Col Richard Kemp, former head of the British Government's crisis response committee, has called for the deportation and internment of terror suspects.
Speaking on BBC Radio Ulster's Nolan show on Wednesday morning, he said non-British citizens should be deported while suspects who are citizens should be jailed without a full trial.
Col Kemp stated that, according to M15, there are 3,000 people in Britain suspected of being involved in "terrorist activity".
He commented: "That's obviously far too many people for our security services ever to hope put surveillance on to prevent them from carrying out attacks. So we have to reduce the numbers.
"What I'm talking about is, those people who are not British citizens, who the intelligence services have strong intelligence to show that they are involved in terrorism, they should be subjected to a process overseen by politicians and the courts which enables them to then be deported from this country so they no longer pose a threat to us."
Recognising that innocent people would likely be affected, and that human rights would be at risk, he said: "I would rather see people deported than I would like to see more British teenagers killed on our streets because we are not prepared to protect them in that way... If we believe that they pose a threat to us then they have to be got rid of. They should not be here any longer... Some of them may be innocent but I would rather take that risk than I would risk having dead children on our streets."
Col Kemp emphasised that people should only be deported if the intelligence services have strong evidence that they may be involved in terrorist activity.
Deportation would reduce the number of suspects in the country, leaving the security services free to focus on British suspects, he said.
"There is an option for British citizens who are strongly suspected by the intelligence services of being involved in terrorism but who we can not put in front of a court because we don't have sufficient evidence to put before a court, and that is internment, which we had in Northern Ireland.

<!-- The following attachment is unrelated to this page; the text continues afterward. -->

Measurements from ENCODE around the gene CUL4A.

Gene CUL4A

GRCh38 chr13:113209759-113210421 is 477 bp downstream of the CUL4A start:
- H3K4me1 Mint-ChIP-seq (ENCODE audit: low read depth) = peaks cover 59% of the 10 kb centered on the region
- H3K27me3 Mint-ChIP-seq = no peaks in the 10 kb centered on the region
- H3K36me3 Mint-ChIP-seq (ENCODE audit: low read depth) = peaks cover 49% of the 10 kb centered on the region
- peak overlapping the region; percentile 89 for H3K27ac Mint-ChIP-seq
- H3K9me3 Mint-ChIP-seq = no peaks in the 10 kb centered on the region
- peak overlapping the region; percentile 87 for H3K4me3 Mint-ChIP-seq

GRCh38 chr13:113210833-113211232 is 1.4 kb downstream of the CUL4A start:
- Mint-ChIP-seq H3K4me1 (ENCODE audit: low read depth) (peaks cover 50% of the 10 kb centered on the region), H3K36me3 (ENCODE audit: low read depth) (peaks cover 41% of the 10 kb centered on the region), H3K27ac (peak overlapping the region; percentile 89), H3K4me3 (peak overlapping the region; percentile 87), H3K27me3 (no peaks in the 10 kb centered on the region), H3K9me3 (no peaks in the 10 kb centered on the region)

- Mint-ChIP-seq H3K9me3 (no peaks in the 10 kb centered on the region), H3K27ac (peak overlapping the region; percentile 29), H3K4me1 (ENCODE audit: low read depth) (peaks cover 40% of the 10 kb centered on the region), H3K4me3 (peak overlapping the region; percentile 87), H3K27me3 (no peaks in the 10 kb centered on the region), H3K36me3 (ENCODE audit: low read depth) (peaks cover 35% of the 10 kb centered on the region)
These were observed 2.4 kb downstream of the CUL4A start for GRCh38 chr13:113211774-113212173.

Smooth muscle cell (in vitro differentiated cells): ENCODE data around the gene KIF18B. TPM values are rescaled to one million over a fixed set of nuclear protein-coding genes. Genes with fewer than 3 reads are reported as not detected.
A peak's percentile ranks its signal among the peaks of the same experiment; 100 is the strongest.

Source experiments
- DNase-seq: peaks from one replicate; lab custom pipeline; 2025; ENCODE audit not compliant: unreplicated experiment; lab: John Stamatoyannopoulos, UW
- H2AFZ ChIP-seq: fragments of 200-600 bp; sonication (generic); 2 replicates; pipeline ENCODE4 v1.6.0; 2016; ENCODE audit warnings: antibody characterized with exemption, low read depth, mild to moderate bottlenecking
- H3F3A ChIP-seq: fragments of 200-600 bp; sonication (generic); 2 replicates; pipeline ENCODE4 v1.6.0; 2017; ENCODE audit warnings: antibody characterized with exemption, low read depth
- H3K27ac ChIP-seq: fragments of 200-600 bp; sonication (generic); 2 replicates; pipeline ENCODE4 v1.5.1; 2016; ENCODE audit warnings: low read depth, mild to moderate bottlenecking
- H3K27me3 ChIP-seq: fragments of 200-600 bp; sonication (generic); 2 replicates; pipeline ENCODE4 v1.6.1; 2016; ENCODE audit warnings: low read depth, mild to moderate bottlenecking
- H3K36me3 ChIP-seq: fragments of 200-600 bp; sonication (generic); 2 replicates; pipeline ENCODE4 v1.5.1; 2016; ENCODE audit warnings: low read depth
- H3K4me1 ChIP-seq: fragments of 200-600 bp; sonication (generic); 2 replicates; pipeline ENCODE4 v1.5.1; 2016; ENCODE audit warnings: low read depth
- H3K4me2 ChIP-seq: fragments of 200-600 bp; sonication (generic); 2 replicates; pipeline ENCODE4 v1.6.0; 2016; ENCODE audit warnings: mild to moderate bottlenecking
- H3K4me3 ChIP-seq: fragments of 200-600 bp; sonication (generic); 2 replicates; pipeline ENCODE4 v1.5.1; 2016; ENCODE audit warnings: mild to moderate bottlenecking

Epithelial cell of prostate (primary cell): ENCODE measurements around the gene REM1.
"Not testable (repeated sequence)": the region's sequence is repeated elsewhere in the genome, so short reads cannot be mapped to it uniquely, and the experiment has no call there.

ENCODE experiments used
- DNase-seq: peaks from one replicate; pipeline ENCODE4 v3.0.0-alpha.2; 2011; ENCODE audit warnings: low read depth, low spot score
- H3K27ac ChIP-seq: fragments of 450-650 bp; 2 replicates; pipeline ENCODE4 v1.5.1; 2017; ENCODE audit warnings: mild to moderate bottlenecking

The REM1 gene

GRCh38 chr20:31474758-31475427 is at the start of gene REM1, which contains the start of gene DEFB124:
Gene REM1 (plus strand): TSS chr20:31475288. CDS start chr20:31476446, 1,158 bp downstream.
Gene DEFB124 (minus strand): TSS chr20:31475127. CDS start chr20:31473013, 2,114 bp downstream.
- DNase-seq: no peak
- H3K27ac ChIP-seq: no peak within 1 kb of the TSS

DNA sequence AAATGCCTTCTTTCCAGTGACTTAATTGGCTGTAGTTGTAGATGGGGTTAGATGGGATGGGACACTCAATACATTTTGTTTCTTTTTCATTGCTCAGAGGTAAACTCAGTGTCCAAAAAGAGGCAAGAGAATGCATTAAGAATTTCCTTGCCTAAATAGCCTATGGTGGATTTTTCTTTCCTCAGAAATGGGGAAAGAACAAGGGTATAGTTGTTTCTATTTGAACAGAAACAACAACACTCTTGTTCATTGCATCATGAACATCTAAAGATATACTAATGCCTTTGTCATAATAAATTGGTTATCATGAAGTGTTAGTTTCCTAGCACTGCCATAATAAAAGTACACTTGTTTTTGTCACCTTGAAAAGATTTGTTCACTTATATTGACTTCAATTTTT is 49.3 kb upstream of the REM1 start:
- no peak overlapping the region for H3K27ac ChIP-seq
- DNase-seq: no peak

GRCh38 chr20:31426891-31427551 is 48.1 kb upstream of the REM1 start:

It wasn't successful in Northern Ireland. It was counterproductive in Northern Ireland but we can do it in a different way than we did it in Northern Ireland and make sure it is both productive and effective. Col Richard Kemp
New legislation is needed before the introduction of interment, Col Kemp stressed. "The intelligence services would have to produce evidence, the state would have to endorse it and judges would have to approve the measures," he said.
"Of course it's got to be proportionate to the threat that we face and it has to be carefully controlled. I'm not suggesting that we become a police state or that we act outside the law.
"What I am suggesting is that our politicians take responsibility for protecting the people in this country in a situation that is rapidly spiralling out of control and look at this even in Manchester as one in a series of very, very serious terrorist attacks that have taken place in Europe in the last couple of years. They are increasing and something must be done to stop it."
Col Kemp was speaking after 22 people died and scores were injured when a 22-year-old suicide bomber detonated a bomb in the foyer of the Manchester Arena on Monday night. Fans, including many teens and young girls, were leaving an Ariana Grande concert.
Salman Abedi, who was born in Manchester and carried out the attack, died in the explosion.